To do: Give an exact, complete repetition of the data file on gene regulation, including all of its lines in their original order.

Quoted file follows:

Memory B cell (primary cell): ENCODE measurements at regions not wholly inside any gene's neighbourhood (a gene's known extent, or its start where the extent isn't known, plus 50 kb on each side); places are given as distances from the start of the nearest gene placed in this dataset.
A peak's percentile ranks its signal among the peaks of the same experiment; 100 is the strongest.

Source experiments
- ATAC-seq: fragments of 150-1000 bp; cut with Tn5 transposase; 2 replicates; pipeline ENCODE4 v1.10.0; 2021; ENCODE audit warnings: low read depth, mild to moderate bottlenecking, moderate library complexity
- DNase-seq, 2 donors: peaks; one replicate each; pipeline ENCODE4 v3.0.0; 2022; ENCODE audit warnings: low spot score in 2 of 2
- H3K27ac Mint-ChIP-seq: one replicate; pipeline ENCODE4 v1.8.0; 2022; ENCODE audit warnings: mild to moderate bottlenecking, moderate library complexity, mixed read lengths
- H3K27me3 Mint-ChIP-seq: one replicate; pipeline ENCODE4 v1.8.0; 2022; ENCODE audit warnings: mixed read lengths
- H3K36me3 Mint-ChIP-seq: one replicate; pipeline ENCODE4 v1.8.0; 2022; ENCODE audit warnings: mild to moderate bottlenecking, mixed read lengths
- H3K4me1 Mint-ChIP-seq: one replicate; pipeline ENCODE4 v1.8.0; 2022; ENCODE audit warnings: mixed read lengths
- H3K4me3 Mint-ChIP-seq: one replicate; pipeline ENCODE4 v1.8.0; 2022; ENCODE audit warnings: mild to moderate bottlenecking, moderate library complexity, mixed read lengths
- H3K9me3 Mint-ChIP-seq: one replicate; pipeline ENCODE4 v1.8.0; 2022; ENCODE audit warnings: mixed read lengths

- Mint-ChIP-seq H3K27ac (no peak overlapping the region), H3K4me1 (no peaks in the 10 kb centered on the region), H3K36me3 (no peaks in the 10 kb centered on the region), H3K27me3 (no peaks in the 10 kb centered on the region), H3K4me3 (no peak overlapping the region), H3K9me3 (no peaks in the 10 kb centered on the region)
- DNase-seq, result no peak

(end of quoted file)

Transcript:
Memory B cell (primary cell): ENCODE measurements at regions not wholly inside any gene's neighbourhood (a gene's known extent, or its start where the extent isn't known, plus 50 kb on each side); places are given as distances from the start of the nearest gene placed in this dataset.
A peak's percentile ranks its signal among the peaks of the same experiment; 100 is the strongest.

Source experiments
- ATAC-seq: fragments of 150-1000 bp; cut with Tn5 transposase; 2 replicates; pipeline ENCODE4 v1.10.0; 2021; ENCODE audit warnings: low read depth, mild to moderate bottlenecking, moderate library complexity
- DNase-seq, 2 donors: peaks; one replicate each; pipeline ENCODE4 v3.0.0; 2022; ENCODE audit warnings: low spot score in 2 of 2
- H3K27ac Mint-ChIP-seq: one replicate; pipeline ENCODE4 v1.8.0; 2022; ENCODE audit warnings: mild to moderate bottlenecking, moderate library complexity, mixed read lengths
- H3K27me3 Mint-ChIP-seq: one replicate; pipeline ENCODE4 v1.8.0; 2022; ENCODE audit warnings: mixed read lengths
- H3K36me3 Mint-ChIP-seq: one replicate; pipeline ENCODE4 v1.8.0; 2022; ENCODE audit warnings: mild to moderate bottlenecking, mixed read lengths
- H3K4me1 Mint-ChIP-seq: one replicate; pipeline ENCODE4 v1.8.0; 2022; ENCODE audit warnings: mixed read lengths
- H3K4me3 Mint-ChIP-seq: one replicate; pipeline ENCODE4 v1.8.0; 2022; ENCODE audit warnings: mild to moderate bottlenecking, moderate library complexity, mixed read lengths
- H3K9me3 Mint-ChIP-seq: one replicate; pipeline ENCODE4 v1.8.0; 2022; ENCODE audit warnings: mixed read lengths

- Mint-ChIP-seq H3K27ac (no peak overlapping the region), H3K4me1 (no peaks in the 10 kb centered on the region), H3K36me3 (no peaks in the 10 kb centered on the region), H3K27me3 (no peaks in the 10 kb centered on the region), H3K4me3 (no peak overlapping the region), H3K9me3 (no peaks in the 10 kb centered on the region)
- DNase-seq, result no peak